During the early days of my training as a medical oncologist at AIIMS, New Delhi, I was alarmed to see patients as young as 20 years being diagnosed with advanced stages of oral cavity cancers and dying within one year of diagnosis despite treatment. Tobacco chewing is the single most important cause of these cancers and in certain parts of the country, it is so prevalent that it has become the most common cause of cancer.
Research points out that Tobacco abuse is the most common cause of cancer. It is responsible for 10 different types of cancers and collectively they are referred to as ‘Tobacco-related cancers’. They are head and neck cancers (mostly related to tobacco chewing), Lung cancer (primarily due to tobacco smoking), esophageal (food pipe) cancer, stomach cancer, pancreatic cancer, kidney cancer, bladder cancer, liver cancer, cervix cancer and acute myeloid leukemia (a type of blood cancer). Together, these account for almost 40% of the cancer burden worldwide, making tobacco the single most common cause of cancer.
Tobacco smoke has at least 70 chemicals that cause cancer, called as carcinogens. Tobacco chewing causes irritation of mucosa in the oral cavity which on long term exposure turns into cancer. An indirect exposure to tobacco smoke from people who smoke around you can place you at a higher risk of getting cancer. This is called ‘passive smoking’ and is especially important to pregnant women as it is shown to be one of the causes of childhood cancers.
If the current trend in smoking and population growth continue, the number of current smokers is expected to reach 2 billion worldwide by 2030. The WHO (World Health Organization) estimates that one out of two young people who start smoking and continue smoking throughout their lives will develop ‘Tobacco-Related Cancer’ (TRC). The numbers are alarming. According to the latest GLOBOCAN data (2018) for India, there were 1.1 million new cases of cancers occurring in a year and 2.2 million people living with cancer. Of these, at least 40% are tobacco-related. Even these reports are likely to be an under-representation due to lack of a good cancer registry covering an adequate population.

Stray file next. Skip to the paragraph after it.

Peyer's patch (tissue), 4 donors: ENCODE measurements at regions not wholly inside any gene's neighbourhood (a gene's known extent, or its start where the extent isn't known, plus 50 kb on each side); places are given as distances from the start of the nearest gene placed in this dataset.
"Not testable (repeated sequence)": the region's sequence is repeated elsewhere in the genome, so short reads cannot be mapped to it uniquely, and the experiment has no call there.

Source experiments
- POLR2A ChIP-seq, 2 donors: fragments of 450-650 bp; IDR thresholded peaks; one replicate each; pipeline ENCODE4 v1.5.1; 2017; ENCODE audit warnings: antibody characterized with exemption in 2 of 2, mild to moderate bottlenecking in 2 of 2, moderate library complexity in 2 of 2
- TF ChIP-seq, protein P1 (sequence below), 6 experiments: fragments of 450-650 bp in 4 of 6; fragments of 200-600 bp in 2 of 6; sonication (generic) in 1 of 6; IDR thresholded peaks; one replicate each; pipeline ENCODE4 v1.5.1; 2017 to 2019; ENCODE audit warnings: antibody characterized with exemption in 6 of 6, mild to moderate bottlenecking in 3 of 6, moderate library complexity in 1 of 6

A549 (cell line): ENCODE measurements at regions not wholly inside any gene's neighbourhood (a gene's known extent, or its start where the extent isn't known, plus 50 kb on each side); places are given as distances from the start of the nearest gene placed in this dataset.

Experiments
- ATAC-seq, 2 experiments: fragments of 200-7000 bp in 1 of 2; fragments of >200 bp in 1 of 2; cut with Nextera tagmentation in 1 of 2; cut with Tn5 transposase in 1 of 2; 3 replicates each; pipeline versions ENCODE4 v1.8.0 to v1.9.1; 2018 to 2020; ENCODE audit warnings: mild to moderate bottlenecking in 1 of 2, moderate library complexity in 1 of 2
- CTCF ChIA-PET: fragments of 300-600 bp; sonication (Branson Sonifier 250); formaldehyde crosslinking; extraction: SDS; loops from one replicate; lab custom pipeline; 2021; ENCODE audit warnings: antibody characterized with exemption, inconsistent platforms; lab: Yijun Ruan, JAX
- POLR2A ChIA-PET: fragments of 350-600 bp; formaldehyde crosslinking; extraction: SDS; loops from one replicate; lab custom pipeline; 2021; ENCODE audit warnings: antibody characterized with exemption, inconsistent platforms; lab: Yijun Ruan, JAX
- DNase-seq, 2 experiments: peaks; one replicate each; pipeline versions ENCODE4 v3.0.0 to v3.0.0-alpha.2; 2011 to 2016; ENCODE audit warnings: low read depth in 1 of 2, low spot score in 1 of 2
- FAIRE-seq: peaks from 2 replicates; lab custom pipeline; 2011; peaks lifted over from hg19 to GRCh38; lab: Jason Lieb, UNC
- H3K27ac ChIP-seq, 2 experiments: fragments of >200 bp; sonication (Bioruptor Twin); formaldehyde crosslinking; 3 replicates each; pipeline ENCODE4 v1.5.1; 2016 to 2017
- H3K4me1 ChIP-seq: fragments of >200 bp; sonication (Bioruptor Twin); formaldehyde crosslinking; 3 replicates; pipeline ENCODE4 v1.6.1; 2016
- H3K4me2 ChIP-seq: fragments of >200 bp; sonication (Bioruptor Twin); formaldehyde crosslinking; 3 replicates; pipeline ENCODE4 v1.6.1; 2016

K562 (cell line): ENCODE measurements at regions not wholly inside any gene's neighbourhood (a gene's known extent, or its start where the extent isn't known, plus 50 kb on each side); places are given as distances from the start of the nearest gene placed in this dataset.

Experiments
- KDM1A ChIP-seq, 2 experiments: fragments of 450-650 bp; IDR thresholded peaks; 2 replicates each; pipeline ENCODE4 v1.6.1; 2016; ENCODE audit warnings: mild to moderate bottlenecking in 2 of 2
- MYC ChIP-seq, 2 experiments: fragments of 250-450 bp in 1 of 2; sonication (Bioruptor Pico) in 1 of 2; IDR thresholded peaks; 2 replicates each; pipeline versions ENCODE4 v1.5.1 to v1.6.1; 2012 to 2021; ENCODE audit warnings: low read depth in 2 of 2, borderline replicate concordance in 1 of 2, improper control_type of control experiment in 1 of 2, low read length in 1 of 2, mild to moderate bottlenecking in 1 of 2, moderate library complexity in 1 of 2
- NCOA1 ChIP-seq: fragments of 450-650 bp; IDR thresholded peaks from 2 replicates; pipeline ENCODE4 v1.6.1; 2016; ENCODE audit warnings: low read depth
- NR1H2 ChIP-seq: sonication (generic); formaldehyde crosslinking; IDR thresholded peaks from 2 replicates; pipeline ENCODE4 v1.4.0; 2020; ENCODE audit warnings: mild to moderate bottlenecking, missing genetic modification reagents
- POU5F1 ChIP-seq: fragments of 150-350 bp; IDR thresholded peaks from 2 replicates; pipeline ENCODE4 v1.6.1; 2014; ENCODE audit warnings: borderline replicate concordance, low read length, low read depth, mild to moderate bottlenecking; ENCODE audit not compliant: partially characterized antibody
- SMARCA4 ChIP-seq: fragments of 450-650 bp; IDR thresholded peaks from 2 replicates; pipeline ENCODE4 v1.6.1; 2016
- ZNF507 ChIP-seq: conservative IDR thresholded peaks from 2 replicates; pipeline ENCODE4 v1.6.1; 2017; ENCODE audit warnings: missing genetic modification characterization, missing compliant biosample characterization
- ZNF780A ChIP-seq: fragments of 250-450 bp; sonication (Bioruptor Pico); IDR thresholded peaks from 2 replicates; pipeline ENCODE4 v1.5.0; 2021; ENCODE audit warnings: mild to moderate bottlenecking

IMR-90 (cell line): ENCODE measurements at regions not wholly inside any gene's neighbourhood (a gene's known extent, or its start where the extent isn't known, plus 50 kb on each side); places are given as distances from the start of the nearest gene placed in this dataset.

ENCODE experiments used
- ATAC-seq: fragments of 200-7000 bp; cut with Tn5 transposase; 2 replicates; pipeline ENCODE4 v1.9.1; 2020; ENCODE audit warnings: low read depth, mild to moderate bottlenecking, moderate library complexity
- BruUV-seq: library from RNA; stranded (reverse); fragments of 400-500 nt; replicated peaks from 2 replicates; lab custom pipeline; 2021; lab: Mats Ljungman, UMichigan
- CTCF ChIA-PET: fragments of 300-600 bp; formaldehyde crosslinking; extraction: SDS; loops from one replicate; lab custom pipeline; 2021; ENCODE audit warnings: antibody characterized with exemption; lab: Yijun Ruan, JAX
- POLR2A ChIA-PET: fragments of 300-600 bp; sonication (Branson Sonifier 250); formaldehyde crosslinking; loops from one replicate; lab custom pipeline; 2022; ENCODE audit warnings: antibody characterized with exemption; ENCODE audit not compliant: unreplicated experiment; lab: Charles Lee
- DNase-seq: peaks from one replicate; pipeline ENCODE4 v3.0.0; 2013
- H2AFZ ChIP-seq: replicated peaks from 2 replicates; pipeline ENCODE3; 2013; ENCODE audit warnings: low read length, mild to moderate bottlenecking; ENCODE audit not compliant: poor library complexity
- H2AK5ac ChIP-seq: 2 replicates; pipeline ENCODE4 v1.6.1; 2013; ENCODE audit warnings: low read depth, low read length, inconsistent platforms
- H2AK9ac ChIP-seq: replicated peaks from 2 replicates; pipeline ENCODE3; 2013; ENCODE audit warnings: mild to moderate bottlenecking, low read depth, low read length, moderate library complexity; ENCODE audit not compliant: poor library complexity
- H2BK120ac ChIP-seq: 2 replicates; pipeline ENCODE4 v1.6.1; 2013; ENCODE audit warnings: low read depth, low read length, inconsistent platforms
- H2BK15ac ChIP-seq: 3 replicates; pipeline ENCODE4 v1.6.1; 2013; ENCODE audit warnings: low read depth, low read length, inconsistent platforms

What these numbers would suggest is that cancer incidence is growing at an alarming rate and unfortunately a very significant proportion of it is due to a preventable cause, tobacco abuse. The need of the hour is a strong effort from Government and regulatory authorities to curb tobacco. Effective policies, public education through popular media and partnership of all stakeholders across multiple sectors are some of the ways. Every year on 31st May, the WHO and its global partners celebrate World No Tobacco Day (WNTD). The annual campaign is an opportunity to raise awareness on the harmful and deadly effects of tobacco use and second-hand smoke exposure, and to discourage the use of tobacco in any form.
The focus of World No Tobacco Day 2019 is on “tobacco and lung health.” The campaign aims to increase awareness on the negative impact of tobacco on people’s lung health, from cancer to chronic respiratory disease.
The focus is not just on Government and such campaigns but on the public as well to understand the risks. Peers to peers, parents to children should talk about the negative impact of tobacco. Its time to ‘kick the butt’!
Dr. B. Rakesh Reddy,
Consultant Medical Oncologist & Hemato-oncologist,
Mahatma Gandhi Cancer Hospital & Research Institute, Visakhapatnam.